UBC Theses and Dissertations
Discovery of new glycoside phosphorylases through rational, genomic and metagenomic exploration Macdonald, Spencer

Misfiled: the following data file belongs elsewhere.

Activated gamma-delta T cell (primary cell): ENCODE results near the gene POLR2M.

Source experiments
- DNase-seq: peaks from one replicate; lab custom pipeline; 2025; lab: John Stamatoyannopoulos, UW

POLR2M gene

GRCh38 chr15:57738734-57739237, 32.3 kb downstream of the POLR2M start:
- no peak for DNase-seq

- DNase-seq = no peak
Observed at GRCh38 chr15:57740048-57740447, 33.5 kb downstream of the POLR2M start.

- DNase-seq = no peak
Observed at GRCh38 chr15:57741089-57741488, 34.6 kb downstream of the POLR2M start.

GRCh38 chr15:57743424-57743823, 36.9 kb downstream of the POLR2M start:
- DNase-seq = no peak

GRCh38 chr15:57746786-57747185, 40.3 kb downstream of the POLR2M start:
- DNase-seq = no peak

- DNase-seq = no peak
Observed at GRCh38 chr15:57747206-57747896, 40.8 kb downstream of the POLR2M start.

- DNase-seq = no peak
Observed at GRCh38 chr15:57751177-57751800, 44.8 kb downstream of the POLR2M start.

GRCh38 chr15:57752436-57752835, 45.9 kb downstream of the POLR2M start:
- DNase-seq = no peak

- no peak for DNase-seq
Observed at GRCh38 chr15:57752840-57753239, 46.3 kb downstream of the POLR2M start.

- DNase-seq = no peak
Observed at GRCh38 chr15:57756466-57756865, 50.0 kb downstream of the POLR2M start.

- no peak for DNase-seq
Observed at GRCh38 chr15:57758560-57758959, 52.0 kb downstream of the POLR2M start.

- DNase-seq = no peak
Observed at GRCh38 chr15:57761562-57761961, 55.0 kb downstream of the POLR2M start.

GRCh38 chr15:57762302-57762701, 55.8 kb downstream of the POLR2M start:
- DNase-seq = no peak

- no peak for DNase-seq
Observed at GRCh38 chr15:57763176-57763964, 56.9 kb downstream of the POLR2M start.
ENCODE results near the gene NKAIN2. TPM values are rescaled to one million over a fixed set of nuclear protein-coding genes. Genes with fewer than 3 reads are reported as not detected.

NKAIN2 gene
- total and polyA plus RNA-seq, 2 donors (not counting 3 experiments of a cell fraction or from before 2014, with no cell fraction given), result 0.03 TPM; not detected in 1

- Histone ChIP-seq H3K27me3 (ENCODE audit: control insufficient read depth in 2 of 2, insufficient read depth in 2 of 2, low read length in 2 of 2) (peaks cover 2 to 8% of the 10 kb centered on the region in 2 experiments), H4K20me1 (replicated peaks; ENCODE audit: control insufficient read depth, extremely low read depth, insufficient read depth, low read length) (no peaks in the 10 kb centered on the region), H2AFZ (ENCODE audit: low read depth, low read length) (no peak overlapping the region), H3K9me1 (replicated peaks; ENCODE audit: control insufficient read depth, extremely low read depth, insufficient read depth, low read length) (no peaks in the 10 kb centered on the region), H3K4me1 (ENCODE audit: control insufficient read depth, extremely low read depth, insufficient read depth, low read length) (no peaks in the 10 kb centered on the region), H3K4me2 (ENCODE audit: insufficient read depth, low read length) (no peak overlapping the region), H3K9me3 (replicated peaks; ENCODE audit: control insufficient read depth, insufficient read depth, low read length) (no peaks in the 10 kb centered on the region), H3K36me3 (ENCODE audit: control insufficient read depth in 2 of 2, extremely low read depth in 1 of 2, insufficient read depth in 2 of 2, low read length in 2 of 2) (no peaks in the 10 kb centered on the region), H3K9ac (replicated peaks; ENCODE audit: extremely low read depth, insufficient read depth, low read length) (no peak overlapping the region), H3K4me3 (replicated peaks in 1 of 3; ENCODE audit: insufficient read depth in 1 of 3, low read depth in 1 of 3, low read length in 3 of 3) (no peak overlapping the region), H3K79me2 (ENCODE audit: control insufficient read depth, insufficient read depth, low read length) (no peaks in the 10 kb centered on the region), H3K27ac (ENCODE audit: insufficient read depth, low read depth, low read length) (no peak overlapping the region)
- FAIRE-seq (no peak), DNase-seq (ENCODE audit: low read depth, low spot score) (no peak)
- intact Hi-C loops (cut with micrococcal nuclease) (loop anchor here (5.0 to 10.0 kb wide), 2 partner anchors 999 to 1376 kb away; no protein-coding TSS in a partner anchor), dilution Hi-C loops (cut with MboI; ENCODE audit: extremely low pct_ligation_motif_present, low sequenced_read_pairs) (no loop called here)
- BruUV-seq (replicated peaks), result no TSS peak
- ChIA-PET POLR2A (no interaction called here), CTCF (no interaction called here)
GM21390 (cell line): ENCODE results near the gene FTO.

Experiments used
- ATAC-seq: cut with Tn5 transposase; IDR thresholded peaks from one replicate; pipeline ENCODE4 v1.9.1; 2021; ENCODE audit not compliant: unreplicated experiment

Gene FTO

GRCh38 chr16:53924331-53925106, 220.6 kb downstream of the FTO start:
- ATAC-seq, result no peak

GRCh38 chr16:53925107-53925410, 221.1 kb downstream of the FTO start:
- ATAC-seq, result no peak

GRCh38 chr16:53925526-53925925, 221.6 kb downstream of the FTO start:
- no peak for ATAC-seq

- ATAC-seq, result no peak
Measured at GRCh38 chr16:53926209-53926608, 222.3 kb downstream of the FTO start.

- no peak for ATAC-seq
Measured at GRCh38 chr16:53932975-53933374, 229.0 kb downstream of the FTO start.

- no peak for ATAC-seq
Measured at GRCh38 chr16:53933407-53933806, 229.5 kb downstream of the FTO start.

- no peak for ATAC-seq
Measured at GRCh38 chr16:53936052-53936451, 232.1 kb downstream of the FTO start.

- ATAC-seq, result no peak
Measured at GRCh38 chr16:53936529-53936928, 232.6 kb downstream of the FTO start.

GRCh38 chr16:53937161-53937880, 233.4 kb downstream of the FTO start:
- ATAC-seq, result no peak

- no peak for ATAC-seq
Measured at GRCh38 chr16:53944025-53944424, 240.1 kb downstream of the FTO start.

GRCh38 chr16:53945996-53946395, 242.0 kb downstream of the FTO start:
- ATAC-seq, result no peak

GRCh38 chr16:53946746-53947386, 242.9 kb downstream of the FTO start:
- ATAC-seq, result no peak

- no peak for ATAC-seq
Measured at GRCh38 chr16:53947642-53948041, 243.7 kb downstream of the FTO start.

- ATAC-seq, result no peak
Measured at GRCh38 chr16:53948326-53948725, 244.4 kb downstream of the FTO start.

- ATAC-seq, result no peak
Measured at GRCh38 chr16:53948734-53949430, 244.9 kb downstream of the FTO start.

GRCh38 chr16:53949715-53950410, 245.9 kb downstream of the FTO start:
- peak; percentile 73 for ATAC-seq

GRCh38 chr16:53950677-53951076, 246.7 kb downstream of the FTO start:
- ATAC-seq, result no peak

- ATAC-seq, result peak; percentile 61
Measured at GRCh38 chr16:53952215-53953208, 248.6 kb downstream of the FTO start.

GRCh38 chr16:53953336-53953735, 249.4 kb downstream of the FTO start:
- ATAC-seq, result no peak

Carbohydrates are abundant throughout nature, play key roles in diverse biological processes and form fundamental components of a wide range of functional materials. Their inherent complexity is a double edge sword in that it allows carbohydrates to adopt a diverse range of structures and functions, but in an industrial setting, that complexity can also make them especially difficult and costly to synthesize in a strictly defined manner. To help ensure uniform production, carbohydrate manufacturing processes are known to utilize Carbohydrate Active Enzymes (CAZymes), which have innate substrate specificities and conformational control. A class of CAZymes, known as glycoside phosphorylases (GPs) catalyze the reversible phosphorolysis of glycosidic bonds, releasing sugar 1-phosphates and have considerable potential as catalysts for the assembly of useful carbohydrates for products ranging from functional foods and prebiotics to novel materials. However, the substrate diversity of currently identified GPs is relatively small, limiting their practical applications. To address this limitation, I used a combined approach drawing upon rational, metagenomic and genomic exploration methods to discover new GPs. First, using a rational approach, I identified a new GP activity, the first reported with a β-retaining mechanism, while investigating a mechanistic oddity observed in the GH3 CAZy family. Next, I developed and deployed two metagenomic screening methodologies that targeted GP activity in the vast reservoir of uncultivated genetic diversity encoded in microbial communities inhabiting natural and engineered ecosystems. This approach yielded eight new GPs and established a screening paradigm that can be applied to an even greater range of GP activities. Lastly, a phylogenomically diverse, synthetic gene GP library was characterized, which led to the discovery of another previously undiscovered GP activity, a new biopolymer (that I named acholetin), and established a high throughput (HT) substrate specificity assay for GPs. In total, 11 new GPs were discovered, two of those representing previously unknown activities. The research presented in this dissertation will result in a better understanding of GP diversity, provide insights into how we can engineer GPs, establish a HT functional-characterization method, and provide a platform to explore genomic and metagenomic sequence space for more novel GP activities.
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